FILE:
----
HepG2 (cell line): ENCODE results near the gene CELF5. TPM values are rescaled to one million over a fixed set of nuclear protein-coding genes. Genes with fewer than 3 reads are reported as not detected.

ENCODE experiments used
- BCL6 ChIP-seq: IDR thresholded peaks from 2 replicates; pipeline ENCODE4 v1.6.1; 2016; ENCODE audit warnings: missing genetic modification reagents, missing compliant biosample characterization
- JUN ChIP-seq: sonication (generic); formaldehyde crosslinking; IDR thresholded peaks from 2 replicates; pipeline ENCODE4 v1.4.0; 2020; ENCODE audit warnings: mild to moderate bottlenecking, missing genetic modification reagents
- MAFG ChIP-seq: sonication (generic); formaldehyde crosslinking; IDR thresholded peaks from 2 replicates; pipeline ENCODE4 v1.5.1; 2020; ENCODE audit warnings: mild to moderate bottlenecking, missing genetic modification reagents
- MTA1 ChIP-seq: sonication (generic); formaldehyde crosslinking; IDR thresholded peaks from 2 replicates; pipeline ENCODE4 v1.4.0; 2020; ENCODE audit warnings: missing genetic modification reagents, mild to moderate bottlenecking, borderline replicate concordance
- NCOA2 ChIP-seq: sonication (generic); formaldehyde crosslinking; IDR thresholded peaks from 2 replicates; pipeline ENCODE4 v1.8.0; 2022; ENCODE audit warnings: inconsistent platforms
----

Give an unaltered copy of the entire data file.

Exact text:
HepG2 (cell line): ENCODE results near the gene CELF5. TPM values are rescaled to one million over a fixed set of nuclear protein-coding genes. Genes with fewer than 3 reads are reported as not detected.

ENCODE experiments used
- BCL6 ChIP-seq: IDR thresholded peaks from 2 replicates; pipeline ENCODE4 v1.6.1; 2016; ENCODE audit warnings: missing genetic modification reagents, missing compliant biosample characterization
- JUN ChIP-seq: sonication (generic); formaldehyde crosslinking; IDR thresholded peaks from 2 replicates; pipeline ENCODE4 v1.4.0; 2020; ENCODE audit warnings: mild to moderate bottlenecking, missing genetic modification reagents
- MAFG ChIP-seq: sonication (generic); formaldehyde crosslinking; IDR thresholded peaks from 2 replicates; pipeline ENCODE4 v1.5.1; 2020; ENCODE audit warnings: mild to moderate bottlenecking, missing genetic modification reagents
- MTA1 ChIP-seq: sonication (generic); formaldehyde crosslinking; IDR thresholded peaks from 2 replicates; pipeline ENCODE4 v1.4.0; 2020; ENCODE audit warnings: missing genetic modification reagents, mild to moderate bottlenecking, borderline replicate concordance
- NCOA2 ChIP-seq: sonication (generic); formaldehyde crosslinking; IDR thresholded peaks from 2 replicates; pipeline ENCODE4 v1.8.0; 2022; ENCODE audit warnings: inconsistent platforms